Tuesday, October 11, 2005

Did you know that... (2)

… the Cappa Magna originally was a horse blanket?

When cardinals rode on horses or – in the early middle ages – on mules (Matthew, 21), they protected the animals against the cold by having their capes made wider, so not only the men, but also the mules were covered. I don’t exactly know when horses started to become 30 feet long, though. Nah, just kidding. The lengthening of the Cappa is, of course, due to the Church’s ability to see something good and make it better.

Here is an excerpt from the “Stanza di Eliodoro” by Raphael. It shows Leo the Great confronting Attila. The confrontation ended with the retreat of the Huns after, with the assistance of God (and of the saints Peter and Paul, which we see above the Pope), Leo convinced Attila that no good would come out of attacking and sacking the defenseless city. If we take a look at Greece, we can only imagine what would have happened to Rome, had the Huns indeed attacked and devastated it.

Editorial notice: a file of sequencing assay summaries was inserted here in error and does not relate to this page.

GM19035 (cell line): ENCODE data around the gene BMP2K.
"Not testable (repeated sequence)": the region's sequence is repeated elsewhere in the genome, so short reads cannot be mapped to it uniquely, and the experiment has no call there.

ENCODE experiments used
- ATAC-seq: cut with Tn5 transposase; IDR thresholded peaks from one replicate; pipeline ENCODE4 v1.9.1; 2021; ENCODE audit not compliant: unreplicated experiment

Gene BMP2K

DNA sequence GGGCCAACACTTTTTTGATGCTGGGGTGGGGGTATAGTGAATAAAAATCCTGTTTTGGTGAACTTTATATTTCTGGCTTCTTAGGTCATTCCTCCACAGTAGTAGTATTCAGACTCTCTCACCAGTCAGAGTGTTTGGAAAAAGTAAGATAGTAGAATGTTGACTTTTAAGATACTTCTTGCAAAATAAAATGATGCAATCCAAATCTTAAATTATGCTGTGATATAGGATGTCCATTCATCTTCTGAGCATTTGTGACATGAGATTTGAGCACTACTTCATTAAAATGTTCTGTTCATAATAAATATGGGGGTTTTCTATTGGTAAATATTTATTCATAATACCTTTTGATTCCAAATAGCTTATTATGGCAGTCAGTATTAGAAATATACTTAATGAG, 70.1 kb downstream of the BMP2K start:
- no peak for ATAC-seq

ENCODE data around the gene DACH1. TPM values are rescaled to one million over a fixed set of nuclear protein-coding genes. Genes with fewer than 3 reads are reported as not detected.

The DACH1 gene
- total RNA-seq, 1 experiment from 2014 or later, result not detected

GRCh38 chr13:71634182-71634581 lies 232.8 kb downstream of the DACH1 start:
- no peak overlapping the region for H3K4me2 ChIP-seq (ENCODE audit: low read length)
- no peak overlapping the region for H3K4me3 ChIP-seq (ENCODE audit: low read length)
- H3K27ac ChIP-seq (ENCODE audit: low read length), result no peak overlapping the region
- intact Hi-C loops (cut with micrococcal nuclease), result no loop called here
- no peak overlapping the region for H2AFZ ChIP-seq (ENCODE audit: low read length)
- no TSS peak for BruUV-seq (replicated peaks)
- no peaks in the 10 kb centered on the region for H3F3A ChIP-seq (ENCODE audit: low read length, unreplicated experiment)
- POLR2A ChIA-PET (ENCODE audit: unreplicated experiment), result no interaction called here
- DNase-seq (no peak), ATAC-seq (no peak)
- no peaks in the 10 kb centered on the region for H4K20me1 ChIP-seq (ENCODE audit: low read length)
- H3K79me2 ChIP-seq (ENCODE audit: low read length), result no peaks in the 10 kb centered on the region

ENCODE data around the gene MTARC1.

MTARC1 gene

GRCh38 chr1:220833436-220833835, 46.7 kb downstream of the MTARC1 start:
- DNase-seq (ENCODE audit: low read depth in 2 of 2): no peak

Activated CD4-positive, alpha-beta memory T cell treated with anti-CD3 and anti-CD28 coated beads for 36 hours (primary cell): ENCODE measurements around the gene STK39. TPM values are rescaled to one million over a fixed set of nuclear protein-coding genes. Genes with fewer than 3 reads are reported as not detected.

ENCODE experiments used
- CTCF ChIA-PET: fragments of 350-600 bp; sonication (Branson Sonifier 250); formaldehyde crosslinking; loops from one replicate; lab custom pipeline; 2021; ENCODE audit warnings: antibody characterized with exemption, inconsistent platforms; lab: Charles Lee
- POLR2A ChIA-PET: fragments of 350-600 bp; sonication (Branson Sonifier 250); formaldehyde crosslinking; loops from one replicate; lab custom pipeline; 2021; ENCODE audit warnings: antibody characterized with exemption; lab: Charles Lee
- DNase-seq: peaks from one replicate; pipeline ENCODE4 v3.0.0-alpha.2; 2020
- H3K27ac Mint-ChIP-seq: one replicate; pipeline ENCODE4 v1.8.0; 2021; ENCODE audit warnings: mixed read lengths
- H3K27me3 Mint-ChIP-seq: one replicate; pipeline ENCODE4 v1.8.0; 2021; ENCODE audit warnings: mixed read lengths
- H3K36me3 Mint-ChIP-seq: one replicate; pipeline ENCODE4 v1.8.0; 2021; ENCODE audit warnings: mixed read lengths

The face of the Pope is a portrait of Leo X, successor of Julius II, Raphael’s original patron.
Behind the Pope you can see two cardinals on horseback. Their capes are covering the horses as well. There you have an early form of the Cappa Magna. During the time of Leo X. long trains were already in use, though.


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